Millions of people who produce food for UK supermarkets are “trapped in poverty and face brutal working conditions”, according to a new report by Oxfam.
Ripe for Change highlights how supermarkets, including Tesco, Sainsbury’s, Morrisons, Asda, Aldi and Lidl, are increasingly squeezing their suppliers.
The analysis found that across 12 common food products, including tea, orange juice and bananas, UK supermarkets receive almost 10 times more of the checkout price than the small-scale farmers and workers who produce them.
The report comes in the same week that the Food Ethics Council published a poll showing that 45% of UK consumers believe the food system is “unfair” to people working in food farming in developing countries. This rises to 52% amongst 18- to 24-year-olds. Only 28% of those surveyed thought the system was unfair to UK producers and suppliers.
The Oxfam report found that for some products, like Indian tea and Kenyan green beans, the average earnings of producers were less than half what they needed to get by.
The share paid to small-scale farmers and workers in their supply chains fell by a quarter to just 5.7%, Oxfam reported. Meanwhile, the UK supermarkets’ share rose from 41% in 1996 to nearly 53% in 2015.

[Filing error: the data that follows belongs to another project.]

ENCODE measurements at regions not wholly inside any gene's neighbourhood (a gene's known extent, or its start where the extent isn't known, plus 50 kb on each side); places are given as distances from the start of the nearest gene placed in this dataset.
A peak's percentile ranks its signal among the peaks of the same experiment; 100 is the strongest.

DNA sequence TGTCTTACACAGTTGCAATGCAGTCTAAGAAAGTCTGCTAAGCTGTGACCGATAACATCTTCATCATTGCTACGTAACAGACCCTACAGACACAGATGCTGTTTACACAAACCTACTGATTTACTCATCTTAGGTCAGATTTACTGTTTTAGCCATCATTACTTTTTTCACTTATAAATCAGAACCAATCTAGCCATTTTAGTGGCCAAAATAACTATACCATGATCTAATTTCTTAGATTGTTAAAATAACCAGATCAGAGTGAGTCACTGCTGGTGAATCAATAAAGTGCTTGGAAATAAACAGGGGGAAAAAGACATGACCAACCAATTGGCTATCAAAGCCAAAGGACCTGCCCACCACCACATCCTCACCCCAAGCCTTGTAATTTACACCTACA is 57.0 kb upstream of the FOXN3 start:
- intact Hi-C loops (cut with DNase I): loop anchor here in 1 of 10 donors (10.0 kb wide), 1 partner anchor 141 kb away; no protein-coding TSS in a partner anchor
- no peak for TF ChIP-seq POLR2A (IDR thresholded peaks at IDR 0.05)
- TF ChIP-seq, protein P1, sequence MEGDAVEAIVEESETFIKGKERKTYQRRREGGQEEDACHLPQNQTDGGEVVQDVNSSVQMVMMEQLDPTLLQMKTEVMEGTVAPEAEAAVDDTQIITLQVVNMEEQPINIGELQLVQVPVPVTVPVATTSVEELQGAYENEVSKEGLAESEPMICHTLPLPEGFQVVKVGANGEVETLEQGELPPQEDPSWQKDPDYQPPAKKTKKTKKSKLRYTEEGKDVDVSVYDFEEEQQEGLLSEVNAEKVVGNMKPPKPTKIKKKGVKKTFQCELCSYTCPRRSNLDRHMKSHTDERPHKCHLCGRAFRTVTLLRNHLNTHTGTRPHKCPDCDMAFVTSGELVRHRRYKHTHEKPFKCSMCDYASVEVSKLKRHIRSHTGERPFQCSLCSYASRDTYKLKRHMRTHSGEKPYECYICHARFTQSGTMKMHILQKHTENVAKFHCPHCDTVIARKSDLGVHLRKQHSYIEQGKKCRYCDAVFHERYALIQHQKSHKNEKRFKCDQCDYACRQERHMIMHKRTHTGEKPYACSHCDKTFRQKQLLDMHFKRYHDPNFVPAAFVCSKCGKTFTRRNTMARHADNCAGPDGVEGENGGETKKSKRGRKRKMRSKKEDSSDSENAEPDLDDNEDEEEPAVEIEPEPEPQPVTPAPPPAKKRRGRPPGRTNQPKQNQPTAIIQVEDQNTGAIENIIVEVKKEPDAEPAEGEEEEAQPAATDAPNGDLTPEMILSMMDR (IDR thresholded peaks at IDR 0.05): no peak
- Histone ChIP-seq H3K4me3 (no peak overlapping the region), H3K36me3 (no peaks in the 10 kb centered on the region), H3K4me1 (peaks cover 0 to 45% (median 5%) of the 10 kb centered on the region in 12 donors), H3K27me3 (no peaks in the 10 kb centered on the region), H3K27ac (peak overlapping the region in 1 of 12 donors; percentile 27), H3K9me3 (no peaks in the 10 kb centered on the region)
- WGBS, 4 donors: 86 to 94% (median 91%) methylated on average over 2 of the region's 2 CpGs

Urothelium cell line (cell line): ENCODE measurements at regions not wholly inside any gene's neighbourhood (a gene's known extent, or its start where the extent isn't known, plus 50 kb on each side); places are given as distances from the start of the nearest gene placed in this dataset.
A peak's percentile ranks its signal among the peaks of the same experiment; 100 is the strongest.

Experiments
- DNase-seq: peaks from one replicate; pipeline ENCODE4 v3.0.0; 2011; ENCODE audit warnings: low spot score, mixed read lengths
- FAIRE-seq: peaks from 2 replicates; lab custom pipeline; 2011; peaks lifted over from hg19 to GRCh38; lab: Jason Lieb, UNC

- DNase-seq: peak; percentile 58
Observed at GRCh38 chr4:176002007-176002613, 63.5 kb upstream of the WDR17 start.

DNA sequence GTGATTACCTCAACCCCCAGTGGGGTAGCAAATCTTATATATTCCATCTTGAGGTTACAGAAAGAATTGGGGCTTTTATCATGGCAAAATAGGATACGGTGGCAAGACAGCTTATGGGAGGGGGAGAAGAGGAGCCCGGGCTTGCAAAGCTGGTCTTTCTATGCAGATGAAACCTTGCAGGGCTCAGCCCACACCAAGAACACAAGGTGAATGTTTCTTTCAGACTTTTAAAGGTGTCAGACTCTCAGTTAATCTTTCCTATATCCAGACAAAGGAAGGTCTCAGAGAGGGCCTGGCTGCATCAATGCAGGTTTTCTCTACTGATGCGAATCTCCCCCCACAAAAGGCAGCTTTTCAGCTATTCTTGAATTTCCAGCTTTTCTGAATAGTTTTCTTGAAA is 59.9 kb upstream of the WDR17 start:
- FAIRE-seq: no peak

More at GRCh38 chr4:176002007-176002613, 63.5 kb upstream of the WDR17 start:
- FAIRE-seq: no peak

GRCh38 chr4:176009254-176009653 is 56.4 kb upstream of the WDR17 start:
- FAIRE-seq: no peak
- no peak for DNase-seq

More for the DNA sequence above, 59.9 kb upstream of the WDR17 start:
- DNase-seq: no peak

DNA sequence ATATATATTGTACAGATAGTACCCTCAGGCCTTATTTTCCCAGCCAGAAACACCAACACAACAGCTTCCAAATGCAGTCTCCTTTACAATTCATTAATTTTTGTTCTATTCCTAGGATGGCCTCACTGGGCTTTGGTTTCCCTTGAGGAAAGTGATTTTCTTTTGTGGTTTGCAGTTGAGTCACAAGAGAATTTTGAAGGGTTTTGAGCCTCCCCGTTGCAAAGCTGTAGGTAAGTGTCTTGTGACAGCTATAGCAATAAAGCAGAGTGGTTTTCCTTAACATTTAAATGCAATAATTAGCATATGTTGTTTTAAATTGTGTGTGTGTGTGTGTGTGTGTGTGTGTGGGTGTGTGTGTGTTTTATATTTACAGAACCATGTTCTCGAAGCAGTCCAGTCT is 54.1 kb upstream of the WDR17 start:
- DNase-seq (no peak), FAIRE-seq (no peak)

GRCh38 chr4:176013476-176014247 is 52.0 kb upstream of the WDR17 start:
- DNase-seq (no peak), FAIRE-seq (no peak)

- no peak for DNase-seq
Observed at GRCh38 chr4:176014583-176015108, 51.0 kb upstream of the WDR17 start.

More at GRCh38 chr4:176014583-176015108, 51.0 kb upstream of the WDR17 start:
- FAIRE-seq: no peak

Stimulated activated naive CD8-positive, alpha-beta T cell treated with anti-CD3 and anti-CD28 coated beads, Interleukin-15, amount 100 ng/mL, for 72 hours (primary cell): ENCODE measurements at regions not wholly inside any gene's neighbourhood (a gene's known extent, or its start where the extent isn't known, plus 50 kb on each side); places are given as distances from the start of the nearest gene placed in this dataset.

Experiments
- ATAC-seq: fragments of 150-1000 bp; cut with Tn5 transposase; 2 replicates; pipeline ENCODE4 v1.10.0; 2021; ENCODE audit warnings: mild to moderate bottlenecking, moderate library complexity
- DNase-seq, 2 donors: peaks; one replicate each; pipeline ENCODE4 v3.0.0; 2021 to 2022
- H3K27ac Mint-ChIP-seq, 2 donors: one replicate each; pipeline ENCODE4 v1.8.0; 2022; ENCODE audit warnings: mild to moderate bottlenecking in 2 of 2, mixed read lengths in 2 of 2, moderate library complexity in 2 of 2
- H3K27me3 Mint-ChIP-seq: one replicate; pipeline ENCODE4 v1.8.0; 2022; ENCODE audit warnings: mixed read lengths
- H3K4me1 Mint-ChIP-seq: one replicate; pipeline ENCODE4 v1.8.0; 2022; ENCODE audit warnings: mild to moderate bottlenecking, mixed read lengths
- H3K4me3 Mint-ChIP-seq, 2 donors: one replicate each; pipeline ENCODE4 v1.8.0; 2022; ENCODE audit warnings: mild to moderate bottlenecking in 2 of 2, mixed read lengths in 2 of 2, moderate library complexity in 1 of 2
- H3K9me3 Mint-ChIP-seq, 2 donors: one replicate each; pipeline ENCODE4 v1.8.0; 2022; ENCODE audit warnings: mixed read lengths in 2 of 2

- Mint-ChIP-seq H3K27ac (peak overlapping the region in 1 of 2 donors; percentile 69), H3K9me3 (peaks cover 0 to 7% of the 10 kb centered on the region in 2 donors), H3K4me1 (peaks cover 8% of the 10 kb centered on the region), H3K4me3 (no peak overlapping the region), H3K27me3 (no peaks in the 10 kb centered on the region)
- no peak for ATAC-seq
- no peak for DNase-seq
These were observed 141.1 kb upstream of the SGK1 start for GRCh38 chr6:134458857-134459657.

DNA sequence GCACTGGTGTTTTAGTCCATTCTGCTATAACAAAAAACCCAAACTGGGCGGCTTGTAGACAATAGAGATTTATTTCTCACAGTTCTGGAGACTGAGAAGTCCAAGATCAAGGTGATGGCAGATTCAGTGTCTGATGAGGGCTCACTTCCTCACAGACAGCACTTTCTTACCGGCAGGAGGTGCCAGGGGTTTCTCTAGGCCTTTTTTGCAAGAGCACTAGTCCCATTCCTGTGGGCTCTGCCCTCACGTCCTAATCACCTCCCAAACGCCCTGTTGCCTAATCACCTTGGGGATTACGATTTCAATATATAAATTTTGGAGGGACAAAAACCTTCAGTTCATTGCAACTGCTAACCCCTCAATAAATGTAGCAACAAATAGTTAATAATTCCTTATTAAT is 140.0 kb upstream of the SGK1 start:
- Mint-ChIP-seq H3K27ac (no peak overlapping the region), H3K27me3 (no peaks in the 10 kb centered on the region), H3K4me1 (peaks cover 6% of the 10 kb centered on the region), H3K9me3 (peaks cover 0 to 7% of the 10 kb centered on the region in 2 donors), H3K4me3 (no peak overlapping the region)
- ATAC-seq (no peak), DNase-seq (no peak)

Farmers are being “brutally squeezed”, said Winnie Byanyima, Oxfam International executive director, and especially women: “Our modern food system is built on squeezing women’s labour hardest of all.”
The report includes a scorecard, based on the assessment of the publicly available policies and reported practices that affect the workers and farmers – especially women – in the food supply chains of some of the biggest supermarkets in the UK, United States, Germany and the Netherlands. Scoring was made against a series of indicators “based on international standards and widely-recognised good practice”.
The analysis of the six biggest supermarkets in the UK – Tesco, Sainsbury’s, Morrisons, Asda, Aldi and Lidl – placed Aldi at the foot of the table with 1% and Tesco at the top with 23%.
The “tight grip” on retail markets gives supermarkets significant power to shape food production around the world, the charity said. Market concentration in the agri-food sector among corporate giants has now reached “extreme levels” thanks to a succession of huge mergers.
In an exclusive interview with Footprint this week, Dan Crossley, FEC’s executive director, was asked about the potential mega-merger between Sainsbury’s and Asda. “I suppose it’s possible for consolidation to lead to stronger ethics. However, I struggle to find evidence that it has in practice,” he said.
Oxfam calculated that supermarkets and other supply chain actors would need to invest only a marginal amount to close the gap between prevailing and living incomes or wages in comparison to the end consumer price – no more than 5% across the basket of 12 products assessed, and often less than 1%.
Also, consumer prices may not need to rise to achieve this additional investment. In each of the 12 cases the extra investment needed is far less than the amount by which supermarkets (or other lead firms) have increased their share of the end consumer price in the last 10 to 15 years.